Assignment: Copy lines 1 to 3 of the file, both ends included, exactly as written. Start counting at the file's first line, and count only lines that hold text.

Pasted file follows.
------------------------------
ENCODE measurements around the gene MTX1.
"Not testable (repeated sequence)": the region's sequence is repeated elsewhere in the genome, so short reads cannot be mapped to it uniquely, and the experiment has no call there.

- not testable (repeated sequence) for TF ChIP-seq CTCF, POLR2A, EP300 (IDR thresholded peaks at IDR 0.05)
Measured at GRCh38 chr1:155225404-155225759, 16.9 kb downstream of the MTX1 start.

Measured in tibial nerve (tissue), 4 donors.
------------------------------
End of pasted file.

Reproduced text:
ENCODE measurements around the gene MTX1.
"Not testable (repeated sequence)": the region's sequence is repeated elsewhere in the genome, so short reads cannot be mapped to it uniquely, and the experiment has no call there.

- not testable (repeated sequence) for TF ChIP-seq CTCF, POLR2A, EP300 (IDR thresholded peaks at IDR 0.05)